Employers do not have to evaluate their operators in every possible configuration of equipment or combination of configuration and boom length, etc., that would factor into a crane’s capacity. Additional evaluations are only required when the operator’s existing skills, knowledge, or ability to identify and avert risk are not enough for that operator to operate the equipment in a new model or configuration.

If you have already evaluated an operator prior to the effective date of the new rule, you can rely on that evaluation as long as it’s documented.  However, employers cannot rely on the evaluations of previous employers; you must conduct your own.

The documentation of evaluation must include the operator’s name, the evaluator’s name, the date of the evaluation, and the make, model, and configuration of the equipment on which the operator was evaluated. But the documentation does not need to be in any particular format. You have the flexibility to capture this information using your own existing systems.

The employer must also provide re-training in relevant topics for each operator when there is an indication that retraining is necessary. Triggers for re-training might include feedback from an onsite supervisor or safety manager, contractor, or other person who observed that the operator was operating equipment unsafely; an OSHA citation; a crane near-miss; or any other incident that indicates unsafe operation of the crane.

The deadline for operator evaluation is February 7, 2018. Any operator not certified and evaluated by then is considered an operator-in-training and must be monitored.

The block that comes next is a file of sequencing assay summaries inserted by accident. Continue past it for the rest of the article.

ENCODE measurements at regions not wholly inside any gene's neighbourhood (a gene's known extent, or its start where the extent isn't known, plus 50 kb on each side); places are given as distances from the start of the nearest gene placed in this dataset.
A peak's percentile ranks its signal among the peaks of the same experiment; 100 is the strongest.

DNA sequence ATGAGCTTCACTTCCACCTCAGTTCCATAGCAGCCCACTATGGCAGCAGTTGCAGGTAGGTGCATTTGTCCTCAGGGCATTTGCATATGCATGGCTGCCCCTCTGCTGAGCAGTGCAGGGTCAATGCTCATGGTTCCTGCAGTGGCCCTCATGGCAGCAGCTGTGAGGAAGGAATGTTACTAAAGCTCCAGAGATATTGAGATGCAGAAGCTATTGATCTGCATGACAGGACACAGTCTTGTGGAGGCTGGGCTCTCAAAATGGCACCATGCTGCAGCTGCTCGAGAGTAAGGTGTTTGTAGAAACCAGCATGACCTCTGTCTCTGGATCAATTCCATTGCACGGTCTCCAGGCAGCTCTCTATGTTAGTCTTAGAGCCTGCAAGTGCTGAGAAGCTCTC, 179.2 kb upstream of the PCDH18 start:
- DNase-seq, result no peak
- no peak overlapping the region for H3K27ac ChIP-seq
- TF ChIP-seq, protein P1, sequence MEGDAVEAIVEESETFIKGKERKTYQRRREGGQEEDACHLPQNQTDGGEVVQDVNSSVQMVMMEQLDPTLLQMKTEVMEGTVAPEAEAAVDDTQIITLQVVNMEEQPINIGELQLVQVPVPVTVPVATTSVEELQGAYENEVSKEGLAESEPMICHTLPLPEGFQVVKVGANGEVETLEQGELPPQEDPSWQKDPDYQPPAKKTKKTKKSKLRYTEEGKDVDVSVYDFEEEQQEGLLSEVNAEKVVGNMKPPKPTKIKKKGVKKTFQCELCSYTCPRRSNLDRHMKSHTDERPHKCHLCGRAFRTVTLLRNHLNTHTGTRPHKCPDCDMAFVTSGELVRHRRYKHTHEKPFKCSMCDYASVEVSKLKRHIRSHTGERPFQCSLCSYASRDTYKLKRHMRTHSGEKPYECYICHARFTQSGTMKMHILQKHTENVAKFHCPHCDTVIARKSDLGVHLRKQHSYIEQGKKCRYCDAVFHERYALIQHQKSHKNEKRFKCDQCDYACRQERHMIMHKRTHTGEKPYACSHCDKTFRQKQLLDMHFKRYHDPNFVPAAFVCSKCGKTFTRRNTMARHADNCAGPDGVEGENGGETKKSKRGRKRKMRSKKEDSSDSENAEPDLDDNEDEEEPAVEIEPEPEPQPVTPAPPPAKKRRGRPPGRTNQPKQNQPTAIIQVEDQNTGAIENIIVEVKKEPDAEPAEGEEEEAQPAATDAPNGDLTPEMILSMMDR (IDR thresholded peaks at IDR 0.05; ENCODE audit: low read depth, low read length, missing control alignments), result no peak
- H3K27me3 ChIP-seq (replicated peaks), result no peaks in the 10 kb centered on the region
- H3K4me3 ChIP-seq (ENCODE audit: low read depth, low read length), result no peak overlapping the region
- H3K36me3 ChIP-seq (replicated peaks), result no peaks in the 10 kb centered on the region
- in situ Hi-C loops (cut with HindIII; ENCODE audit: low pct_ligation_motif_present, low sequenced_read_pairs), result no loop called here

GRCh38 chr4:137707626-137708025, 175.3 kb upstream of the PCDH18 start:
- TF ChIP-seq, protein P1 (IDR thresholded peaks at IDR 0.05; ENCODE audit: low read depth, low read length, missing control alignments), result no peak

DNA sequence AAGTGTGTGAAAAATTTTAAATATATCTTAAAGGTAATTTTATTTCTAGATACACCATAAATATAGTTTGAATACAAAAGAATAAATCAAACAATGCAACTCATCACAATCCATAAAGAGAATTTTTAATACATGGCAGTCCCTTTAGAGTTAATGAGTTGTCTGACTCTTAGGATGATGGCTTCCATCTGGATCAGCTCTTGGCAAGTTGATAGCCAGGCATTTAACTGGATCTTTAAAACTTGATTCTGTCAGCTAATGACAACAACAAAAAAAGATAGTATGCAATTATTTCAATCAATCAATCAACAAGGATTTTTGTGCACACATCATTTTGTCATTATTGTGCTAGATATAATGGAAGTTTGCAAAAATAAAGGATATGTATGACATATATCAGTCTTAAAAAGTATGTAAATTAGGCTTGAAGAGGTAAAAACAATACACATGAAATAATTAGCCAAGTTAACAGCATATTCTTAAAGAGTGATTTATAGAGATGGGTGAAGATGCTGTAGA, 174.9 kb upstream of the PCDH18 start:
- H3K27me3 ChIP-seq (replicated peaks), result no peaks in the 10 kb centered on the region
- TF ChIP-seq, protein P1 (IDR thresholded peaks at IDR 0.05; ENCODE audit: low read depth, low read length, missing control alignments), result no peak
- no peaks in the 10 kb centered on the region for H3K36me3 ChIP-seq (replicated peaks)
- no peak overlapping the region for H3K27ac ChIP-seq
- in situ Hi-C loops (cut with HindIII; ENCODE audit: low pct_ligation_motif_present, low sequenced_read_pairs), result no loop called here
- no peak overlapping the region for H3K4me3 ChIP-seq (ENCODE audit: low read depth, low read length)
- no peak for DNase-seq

If you any questions feel free to contact our Risk Management Coordinator, Ryan Wilson at 802-295-3329 or [email protected]

Other helpful links: 




The information included in this publication and accompanying materials was obtained from sources believed to be reliable for informational purposes only. Northern Safety Solutions/Kinney Pike Insurance and its employees make no guarantee of results in connection with any training, materials, suggestions, or information provided. This information is only a tool to assist you in managing your responsibility to maintain safe premises, practices, operations, and equipment. All sample materials serve as a guideline, which you can use to create your own programs, policies, and procedures to reflect your own operations. Furthermore, it cannot be assumed that all possible hazardous conditions or unsafe acts that may exist are covered, every acceptable safety method is contained in this publication, or that specific circumstances may not require additional methods or alternative safety considerations. It is the user’s responsibility to confirm compliance with any applicable local, state or federal regulations. Information obtained from or via Northern Safety Solutions/Kinney Pike Insurance should not be used as the basis for legal advice or other advice, and should be confirmed with alternative sources. Implementation of any practices suggested by this information is at your sole discretion; and Northern Safety Solutions / Kinney Pike Insurance or its affiliates shall not be liable to any party for any damages whatsoever arising out of, or in connection with, the information provided or its use.